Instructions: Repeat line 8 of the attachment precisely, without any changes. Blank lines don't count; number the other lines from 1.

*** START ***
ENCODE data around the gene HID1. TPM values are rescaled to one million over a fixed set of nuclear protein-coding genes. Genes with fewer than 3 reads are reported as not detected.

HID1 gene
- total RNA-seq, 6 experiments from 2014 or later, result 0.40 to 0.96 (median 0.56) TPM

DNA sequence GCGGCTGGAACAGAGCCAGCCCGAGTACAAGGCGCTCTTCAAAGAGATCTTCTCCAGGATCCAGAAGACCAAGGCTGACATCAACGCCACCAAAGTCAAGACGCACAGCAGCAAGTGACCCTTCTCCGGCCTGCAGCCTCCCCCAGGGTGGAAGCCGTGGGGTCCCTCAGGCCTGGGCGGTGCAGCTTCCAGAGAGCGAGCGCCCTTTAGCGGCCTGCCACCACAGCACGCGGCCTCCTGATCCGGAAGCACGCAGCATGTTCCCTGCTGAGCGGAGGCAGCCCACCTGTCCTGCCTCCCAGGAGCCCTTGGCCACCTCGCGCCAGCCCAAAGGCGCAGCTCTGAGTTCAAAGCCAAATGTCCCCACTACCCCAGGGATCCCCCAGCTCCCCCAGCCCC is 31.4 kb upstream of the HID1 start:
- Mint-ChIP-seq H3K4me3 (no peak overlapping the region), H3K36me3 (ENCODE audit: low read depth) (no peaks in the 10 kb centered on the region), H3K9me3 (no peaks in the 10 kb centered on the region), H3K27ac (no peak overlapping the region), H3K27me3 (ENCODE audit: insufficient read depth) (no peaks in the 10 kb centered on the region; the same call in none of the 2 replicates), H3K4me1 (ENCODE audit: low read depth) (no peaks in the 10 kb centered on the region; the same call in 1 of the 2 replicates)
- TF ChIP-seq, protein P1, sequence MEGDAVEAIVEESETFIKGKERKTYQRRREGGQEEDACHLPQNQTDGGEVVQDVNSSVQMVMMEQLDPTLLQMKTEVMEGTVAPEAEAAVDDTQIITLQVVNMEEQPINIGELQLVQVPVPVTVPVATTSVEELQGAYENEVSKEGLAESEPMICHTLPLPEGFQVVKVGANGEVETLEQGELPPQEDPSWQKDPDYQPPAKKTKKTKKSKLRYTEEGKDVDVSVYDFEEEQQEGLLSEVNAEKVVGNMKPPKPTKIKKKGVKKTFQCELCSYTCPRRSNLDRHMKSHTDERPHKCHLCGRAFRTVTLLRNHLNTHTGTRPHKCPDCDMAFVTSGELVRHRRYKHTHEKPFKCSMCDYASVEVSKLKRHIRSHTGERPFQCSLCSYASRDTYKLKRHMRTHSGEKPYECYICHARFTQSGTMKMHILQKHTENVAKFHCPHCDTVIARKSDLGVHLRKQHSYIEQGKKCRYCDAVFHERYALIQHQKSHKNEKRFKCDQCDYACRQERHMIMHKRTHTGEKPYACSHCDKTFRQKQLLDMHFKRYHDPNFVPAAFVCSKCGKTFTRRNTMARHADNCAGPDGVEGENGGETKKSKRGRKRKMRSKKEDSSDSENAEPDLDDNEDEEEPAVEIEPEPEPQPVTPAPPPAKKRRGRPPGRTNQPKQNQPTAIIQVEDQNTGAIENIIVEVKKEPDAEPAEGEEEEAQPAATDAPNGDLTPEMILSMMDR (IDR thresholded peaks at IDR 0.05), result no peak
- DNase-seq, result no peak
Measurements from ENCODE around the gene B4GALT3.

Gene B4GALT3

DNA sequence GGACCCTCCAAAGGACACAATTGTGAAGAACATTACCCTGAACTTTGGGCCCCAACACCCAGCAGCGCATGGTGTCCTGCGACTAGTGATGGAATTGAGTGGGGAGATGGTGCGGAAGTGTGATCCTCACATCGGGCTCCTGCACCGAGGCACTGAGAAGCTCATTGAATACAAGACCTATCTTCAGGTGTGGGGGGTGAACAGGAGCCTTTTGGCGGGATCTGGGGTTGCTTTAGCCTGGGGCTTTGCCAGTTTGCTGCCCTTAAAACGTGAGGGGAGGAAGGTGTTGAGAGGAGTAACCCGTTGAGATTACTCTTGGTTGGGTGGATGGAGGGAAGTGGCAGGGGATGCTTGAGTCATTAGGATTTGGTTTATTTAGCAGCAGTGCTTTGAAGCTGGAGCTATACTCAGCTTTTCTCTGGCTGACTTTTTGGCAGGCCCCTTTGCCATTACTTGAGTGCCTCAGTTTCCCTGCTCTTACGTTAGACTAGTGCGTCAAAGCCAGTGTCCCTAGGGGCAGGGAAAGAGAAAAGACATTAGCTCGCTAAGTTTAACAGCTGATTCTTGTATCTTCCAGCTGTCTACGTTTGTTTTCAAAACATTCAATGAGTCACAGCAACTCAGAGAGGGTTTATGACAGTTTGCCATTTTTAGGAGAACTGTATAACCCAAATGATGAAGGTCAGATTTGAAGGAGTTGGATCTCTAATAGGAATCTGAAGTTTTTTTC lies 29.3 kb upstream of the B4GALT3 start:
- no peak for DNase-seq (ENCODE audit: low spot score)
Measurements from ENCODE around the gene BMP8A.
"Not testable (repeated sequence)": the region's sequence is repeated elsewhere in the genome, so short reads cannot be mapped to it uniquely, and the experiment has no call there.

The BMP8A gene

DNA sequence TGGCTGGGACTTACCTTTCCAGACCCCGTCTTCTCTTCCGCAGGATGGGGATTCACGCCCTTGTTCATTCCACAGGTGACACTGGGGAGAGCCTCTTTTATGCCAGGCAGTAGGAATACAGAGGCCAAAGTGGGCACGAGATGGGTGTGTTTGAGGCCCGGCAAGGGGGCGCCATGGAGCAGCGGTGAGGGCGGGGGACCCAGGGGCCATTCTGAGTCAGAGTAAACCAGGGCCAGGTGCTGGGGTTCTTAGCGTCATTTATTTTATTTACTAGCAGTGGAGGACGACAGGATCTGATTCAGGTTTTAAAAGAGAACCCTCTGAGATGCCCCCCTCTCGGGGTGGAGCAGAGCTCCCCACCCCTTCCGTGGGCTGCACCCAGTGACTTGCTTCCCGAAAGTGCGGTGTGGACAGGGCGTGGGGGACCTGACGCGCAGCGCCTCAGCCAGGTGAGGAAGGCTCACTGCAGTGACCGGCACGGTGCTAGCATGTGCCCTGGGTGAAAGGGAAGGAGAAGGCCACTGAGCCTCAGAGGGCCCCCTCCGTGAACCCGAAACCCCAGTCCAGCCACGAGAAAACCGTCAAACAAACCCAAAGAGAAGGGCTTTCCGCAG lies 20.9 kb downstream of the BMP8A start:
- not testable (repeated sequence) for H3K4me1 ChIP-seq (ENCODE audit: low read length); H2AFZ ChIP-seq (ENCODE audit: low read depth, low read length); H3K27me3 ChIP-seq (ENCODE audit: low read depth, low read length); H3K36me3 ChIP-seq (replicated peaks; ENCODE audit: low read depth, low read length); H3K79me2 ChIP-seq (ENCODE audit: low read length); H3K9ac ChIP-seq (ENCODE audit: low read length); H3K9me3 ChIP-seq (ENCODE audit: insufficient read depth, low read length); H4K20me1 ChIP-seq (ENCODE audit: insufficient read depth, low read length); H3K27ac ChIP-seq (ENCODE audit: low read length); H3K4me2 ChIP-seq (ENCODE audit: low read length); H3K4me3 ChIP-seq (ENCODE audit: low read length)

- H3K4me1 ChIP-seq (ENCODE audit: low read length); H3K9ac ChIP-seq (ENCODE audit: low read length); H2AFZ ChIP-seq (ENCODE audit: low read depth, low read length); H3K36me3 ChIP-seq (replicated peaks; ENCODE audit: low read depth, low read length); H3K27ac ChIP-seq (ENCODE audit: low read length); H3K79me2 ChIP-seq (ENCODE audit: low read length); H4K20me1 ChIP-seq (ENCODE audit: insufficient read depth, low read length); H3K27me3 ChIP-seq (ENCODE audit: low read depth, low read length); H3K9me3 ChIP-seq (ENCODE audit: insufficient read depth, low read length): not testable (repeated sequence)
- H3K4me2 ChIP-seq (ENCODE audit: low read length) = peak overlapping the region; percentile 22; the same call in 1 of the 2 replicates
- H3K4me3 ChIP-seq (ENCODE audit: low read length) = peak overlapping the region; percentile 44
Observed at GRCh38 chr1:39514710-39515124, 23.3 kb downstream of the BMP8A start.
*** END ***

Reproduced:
Measurements from ENCODE around the gene B4GALT3.